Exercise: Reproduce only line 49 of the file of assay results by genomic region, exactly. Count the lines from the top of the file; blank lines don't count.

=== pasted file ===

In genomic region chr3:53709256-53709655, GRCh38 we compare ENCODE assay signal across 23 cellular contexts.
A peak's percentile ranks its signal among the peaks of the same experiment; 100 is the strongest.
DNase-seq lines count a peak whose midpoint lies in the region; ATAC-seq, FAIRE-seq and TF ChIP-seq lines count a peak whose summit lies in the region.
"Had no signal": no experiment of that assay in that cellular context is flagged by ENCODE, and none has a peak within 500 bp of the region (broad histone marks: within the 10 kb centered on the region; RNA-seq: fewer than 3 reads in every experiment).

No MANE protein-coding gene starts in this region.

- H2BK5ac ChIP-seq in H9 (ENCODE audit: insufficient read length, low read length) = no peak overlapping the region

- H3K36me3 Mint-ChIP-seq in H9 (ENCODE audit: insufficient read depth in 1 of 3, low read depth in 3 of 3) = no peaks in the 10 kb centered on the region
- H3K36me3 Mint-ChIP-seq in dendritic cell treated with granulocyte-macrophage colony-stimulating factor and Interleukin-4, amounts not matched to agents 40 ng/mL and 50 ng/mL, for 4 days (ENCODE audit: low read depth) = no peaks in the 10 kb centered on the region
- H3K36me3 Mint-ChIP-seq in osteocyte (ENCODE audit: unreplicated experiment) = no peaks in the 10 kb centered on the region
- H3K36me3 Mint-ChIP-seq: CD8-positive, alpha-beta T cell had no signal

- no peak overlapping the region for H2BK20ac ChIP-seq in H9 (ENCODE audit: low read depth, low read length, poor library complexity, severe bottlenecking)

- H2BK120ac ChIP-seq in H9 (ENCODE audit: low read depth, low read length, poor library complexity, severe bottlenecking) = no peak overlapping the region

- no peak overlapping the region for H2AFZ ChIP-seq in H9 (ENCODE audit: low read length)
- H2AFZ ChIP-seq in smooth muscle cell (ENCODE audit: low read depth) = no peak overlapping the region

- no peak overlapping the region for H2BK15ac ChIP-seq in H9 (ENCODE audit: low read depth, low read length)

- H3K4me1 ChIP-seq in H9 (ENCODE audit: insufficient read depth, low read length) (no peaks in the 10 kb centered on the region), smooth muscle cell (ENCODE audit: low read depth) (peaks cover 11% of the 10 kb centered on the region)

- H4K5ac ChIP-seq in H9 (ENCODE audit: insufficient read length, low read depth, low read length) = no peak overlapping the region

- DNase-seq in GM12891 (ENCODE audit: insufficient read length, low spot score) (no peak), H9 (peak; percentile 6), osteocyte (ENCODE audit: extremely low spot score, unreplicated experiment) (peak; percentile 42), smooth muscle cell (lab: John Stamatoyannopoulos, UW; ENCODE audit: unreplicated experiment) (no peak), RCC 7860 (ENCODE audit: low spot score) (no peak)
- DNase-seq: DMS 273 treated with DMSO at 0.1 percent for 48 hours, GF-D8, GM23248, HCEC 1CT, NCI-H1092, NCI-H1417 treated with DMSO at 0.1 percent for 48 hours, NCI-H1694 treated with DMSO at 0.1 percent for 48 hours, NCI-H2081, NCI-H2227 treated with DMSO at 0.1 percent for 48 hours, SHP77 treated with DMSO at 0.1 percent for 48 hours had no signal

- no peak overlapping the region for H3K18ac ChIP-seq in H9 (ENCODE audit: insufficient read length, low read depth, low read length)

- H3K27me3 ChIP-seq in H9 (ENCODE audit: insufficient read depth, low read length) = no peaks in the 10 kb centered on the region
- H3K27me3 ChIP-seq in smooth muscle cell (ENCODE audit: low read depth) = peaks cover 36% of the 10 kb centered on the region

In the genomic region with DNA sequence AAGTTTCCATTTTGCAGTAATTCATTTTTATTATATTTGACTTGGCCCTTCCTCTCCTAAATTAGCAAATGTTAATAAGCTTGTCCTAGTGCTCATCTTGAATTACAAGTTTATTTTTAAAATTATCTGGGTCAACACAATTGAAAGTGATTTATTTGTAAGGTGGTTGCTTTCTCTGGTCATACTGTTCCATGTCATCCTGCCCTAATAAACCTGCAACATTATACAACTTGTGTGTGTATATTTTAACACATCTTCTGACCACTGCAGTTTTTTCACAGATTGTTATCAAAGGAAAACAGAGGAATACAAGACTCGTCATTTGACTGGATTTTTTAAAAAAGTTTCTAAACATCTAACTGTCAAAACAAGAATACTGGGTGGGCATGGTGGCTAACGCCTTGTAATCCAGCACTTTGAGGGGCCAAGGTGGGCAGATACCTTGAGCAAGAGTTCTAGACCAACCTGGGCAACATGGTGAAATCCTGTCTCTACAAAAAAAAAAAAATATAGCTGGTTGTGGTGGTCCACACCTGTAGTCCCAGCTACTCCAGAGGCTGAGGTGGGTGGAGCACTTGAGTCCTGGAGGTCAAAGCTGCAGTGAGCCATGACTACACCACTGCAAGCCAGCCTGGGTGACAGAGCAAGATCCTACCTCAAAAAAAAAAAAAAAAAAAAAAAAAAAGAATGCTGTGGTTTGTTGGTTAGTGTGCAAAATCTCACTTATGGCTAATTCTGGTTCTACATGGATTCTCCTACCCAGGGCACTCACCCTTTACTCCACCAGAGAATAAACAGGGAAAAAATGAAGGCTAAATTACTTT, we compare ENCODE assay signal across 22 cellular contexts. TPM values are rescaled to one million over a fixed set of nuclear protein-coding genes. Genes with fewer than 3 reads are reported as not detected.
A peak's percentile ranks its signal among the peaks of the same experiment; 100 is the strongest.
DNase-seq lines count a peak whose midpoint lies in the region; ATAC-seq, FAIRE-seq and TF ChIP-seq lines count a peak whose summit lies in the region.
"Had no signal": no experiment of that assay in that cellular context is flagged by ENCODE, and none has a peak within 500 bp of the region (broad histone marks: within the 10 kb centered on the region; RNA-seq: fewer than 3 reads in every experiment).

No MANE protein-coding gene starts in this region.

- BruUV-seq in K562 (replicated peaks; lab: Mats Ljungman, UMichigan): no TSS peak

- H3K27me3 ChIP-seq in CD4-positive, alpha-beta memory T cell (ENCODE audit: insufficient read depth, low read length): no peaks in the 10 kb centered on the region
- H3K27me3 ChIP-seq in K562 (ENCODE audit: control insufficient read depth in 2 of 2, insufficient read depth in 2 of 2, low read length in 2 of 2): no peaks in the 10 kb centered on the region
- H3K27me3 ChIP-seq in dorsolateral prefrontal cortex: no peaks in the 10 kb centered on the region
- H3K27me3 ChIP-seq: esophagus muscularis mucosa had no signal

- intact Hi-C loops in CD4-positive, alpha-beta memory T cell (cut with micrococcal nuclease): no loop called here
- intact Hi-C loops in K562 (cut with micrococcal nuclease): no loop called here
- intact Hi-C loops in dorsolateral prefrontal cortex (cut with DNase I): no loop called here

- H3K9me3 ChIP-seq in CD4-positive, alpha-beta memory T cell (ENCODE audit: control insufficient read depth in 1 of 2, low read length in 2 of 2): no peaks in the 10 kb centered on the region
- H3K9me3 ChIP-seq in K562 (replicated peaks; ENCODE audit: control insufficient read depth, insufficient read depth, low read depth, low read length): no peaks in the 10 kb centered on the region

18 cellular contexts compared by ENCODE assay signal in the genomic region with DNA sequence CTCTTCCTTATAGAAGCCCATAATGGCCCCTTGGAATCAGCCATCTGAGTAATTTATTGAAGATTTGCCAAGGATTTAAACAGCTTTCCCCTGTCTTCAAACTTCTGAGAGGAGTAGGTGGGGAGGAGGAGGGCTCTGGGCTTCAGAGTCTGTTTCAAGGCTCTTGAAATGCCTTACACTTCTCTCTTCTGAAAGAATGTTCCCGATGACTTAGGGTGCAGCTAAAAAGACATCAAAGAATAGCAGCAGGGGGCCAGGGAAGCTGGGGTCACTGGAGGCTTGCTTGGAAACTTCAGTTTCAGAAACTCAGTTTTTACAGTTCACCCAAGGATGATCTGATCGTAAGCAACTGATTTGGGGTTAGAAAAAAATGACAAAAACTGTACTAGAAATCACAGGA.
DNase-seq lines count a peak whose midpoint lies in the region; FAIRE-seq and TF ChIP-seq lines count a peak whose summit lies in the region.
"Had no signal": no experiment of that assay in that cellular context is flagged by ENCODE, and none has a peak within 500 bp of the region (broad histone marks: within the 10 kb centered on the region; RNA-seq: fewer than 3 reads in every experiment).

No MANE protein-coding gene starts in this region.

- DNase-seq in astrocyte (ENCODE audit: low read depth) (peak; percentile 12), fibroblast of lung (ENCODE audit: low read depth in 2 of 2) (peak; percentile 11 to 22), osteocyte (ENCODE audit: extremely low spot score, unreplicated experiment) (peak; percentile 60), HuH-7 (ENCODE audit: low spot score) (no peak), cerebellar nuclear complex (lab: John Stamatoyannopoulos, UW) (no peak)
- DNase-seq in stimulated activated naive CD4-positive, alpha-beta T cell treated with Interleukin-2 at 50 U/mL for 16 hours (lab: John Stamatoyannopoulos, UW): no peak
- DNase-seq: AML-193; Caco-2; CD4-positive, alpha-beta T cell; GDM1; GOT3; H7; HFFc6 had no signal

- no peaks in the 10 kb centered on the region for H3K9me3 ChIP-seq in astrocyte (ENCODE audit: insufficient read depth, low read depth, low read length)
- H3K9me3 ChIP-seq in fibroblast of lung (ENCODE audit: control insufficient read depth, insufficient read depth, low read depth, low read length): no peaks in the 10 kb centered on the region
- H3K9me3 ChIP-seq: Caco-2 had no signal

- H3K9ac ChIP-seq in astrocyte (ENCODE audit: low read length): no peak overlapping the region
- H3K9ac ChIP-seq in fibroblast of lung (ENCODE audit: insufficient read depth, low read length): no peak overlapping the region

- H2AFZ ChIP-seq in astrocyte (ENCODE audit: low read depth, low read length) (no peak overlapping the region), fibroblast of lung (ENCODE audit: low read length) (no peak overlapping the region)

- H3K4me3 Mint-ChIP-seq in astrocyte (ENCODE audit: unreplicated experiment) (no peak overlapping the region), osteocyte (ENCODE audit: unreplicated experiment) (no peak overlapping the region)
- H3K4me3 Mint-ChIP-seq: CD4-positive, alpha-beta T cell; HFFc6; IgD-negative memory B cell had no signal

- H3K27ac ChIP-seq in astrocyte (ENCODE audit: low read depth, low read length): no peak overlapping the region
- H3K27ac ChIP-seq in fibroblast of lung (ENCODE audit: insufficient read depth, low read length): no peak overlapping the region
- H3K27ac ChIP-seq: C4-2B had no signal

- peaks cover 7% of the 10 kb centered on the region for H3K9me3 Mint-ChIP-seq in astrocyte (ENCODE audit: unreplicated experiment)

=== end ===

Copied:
- H3K9ac ChIP-seq in fibroblast of lung (ENCODE audit: insufficient read depth, low read length): no peak overlapping the region